During the last 30 years, the balance of power in the enterprise has shifted. When I first began working as a programmer (mind you, this was when Led Zeppelin was still touring), the power belonged to the high priests of the mainframe. Users had terminals, and their applications were centrally controlled and maintained. We know what's happened since then: Individual users now have, in aggregate, a lot more computing power than the mainframe clergy ever dreamed of, and they aren't afraid to use it.

By its very nature, however, messaging still involves centralized servers, and the performance and integrity of those servers is obviously important to the administrators and users who depend on them. This theme sounds like a return to the old days, and in some ways it is. But today's users are much more sophisticated and savvy, and they have much higher expectations. This situation leads to conversations such as this:
User: Outlook is slow.
Admin: How slow is it?
User: Well, you know, it's slow. It used to be faster.
Admin: When did it start slowing down?
User: I don't know, but it definitely used to be faster.
Admin:

Monitoring the overall performance of your Exchange server is relatively easy. In fact, by watching half a dozen counters in the Performance Monitor (such as the disk queue length, the number of remote procedure call--RPC--operations per unit time, and the amount of page faults per second) or by using the synthetic alerting features in Microsoft Operations Manager (MOM) and other management tools, you can get a good view of how your servers are performing. The data you gather with these tools tells you only how the server's doing overall, however; it tells you nothing about particular users, and that's often what you most want to know. In the aggregate, however, this data is useful. By careful tweaking, you can simulate realistic user loads with a tool such as LoadSim or the Exchange Server Stress and Performance (ESP) tool, which often gives you insight into performance bottlenecks on your server.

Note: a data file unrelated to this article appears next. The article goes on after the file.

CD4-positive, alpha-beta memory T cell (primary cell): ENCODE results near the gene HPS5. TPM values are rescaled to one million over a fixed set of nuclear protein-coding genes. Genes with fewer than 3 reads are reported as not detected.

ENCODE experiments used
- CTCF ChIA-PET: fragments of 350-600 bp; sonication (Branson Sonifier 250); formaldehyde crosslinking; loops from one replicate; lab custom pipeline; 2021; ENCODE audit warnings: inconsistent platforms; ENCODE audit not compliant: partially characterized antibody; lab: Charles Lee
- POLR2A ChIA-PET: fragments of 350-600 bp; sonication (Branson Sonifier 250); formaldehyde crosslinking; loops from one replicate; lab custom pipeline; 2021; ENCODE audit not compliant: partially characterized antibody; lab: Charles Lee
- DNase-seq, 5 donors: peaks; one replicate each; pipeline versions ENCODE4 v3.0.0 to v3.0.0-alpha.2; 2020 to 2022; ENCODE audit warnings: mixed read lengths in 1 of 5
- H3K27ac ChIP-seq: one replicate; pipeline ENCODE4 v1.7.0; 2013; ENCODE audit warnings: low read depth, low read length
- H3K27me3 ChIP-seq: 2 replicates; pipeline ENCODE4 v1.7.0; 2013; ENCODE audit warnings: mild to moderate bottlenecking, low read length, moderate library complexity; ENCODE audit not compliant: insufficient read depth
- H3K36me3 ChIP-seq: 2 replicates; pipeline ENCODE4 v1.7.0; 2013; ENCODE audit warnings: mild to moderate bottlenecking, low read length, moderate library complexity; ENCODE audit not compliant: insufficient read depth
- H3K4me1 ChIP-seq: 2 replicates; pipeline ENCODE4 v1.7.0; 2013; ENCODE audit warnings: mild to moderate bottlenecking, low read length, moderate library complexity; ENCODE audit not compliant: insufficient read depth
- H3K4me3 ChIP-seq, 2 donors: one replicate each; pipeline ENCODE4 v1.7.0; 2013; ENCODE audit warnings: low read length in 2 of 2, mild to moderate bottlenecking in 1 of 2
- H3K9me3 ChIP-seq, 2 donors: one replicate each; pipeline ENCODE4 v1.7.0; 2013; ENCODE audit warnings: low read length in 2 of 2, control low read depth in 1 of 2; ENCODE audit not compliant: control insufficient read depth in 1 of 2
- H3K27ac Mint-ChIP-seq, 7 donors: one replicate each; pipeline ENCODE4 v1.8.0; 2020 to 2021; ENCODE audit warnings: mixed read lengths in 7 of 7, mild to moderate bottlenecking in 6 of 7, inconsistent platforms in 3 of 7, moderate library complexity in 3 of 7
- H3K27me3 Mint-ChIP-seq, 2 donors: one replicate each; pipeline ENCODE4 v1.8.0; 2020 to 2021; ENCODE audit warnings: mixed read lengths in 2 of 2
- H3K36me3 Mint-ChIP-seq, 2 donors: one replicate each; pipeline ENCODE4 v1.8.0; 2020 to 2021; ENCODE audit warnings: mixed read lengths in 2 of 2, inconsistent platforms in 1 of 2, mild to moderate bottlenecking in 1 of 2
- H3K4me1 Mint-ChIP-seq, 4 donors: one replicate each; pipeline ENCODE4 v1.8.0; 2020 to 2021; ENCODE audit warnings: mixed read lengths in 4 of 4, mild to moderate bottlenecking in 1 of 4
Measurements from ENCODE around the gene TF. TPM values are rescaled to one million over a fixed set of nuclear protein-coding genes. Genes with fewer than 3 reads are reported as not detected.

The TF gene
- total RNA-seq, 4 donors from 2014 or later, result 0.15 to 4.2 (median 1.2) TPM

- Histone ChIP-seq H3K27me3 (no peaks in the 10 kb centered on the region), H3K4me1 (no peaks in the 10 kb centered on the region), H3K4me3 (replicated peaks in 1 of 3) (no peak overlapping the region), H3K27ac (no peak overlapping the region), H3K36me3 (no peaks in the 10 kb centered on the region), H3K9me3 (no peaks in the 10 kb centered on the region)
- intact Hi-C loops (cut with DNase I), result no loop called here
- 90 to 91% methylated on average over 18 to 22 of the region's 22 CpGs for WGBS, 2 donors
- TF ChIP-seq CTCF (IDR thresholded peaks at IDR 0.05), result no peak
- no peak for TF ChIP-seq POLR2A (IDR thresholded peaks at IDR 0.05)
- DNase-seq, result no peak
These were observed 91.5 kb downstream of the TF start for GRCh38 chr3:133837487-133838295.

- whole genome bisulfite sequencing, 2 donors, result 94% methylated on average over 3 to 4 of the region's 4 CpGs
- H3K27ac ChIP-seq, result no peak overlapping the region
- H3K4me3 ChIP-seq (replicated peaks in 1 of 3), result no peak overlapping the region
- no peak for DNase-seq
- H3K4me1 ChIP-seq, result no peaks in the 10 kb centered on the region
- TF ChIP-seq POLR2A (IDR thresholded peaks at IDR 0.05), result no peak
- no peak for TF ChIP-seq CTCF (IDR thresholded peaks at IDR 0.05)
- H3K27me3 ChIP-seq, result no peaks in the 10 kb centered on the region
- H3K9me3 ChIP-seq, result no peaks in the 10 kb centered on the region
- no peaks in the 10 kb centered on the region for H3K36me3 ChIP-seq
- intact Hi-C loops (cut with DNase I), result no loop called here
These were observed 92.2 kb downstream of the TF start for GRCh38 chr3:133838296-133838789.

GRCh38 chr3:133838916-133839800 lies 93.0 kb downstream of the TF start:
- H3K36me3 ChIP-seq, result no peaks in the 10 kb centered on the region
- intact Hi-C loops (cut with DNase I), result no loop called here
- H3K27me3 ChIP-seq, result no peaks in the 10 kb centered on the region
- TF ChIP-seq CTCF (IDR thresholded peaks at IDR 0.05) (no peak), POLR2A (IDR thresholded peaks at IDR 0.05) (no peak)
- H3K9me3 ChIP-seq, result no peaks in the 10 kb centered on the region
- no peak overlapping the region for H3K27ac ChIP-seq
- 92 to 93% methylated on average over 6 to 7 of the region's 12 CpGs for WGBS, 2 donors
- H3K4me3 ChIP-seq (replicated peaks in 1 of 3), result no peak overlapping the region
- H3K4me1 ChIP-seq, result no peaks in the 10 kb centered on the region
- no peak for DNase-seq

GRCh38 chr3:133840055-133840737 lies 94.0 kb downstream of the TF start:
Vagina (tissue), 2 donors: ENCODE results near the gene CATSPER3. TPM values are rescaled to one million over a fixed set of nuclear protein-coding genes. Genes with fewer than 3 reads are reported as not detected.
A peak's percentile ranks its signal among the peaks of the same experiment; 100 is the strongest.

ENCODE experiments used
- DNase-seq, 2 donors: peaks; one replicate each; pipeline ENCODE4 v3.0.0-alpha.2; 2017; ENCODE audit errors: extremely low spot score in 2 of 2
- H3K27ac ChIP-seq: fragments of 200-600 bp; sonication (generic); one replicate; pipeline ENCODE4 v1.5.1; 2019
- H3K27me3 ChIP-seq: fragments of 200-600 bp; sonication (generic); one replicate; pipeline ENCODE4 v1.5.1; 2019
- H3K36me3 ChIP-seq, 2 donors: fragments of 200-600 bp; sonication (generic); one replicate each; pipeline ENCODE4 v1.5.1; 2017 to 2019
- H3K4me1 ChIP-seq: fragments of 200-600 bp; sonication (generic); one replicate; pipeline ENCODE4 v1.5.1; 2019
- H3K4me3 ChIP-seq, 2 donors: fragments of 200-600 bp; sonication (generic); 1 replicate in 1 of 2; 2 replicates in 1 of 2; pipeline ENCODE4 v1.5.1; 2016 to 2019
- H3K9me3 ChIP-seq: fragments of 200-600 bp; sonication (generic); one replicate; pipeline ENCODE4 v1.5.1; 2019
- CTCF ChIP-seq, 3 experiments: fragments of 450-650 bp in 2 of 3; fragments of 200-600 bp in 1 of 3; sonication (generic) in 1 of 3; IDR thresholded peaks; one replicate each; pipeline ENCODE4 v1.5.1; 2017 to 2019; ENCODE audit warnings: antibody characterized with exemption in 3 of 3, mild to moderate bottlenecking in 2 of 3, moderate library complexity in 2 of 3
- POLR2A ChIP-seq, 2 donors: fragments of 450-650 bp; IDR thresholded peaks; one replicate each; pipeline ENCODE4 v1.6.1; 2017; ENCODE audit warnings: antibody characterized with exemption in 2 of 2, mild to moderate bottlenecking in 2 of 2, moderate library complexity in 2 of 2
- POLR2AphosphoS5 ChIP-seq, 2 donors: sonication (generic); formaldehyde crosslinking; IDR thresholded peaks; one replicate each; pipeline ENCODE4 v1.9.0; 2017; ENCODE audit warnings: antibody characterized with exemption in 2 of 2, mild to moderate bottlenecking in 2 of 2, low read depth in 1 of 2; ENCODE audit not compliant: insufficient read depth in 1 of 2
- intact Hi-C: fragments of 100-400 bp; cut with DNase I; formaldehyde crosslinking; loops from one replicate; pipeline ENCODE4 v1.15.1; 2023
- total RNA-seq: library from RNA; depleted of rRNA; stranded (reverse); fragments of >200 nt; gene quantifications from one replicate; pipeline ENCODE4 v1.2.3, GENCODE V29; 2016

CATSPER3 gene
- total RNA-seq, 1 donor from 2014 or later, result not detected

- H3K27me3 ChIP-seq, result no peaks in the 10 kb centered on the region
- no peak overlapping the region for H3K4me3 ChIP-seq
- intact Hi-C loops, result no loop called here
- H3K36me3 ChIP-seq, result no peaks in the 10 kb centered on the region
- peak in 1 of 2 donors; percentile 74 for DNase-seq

You can certainly find ways to get some level of performance data for individual users; for example, you can use a network monitor or similar tools to watch the network traffic between the client and the server. Doing so isn't always feasible, however, especially if the user who reported a slowdown is outside your corporate network. You can also monitor the client directly to see whether other operations are slow, too--what's reported as an Outlook slowdown might well be caused by another application or by other problems that have nothing to do with messaging. (My favorite example of this is when a well-known application for managing MP3 players has a bug that forces all other application threads spawned after its launch to a lower priority, slowing down every other application on the machine.)
Because Exchange uses the concept of maintaining an independent session for each user, I've always assumed that it must have some amount of performance data that could be exposed but isn't. Exchange can gather per-user performance data, but we haven't had any supportable way of getting to the data. With last week's release of the Exchange Server User Monitor (ExMon) tool, that situation has changed. ExMon, which is part of the most recent Microsoft Web release package of Exchange tools, collects and exposes performance and resource-consumption data for individual user sessions. Now you can answer questions such as how much CPU time is being used to handle individual user requests; in this context, the "user" could be any application that logs on to the Information Store, including virus scanners, backup programs, and similar tools.
Next week I'll describe how ExMon works and what you can do with it. Until then, you can download the tool from the Exchange tools Web site at http://download.microsoft.com/download/3/5/b/35b64e21-44b6-4d30-b4d2-3a41f3635e7e/Exmon.msi . ExMon requires Exchange 2003 Service Pack 1 (SP1) or Exchange 2000 SP3. The tool includes documentation and a set of release notes that will tide you over until next week.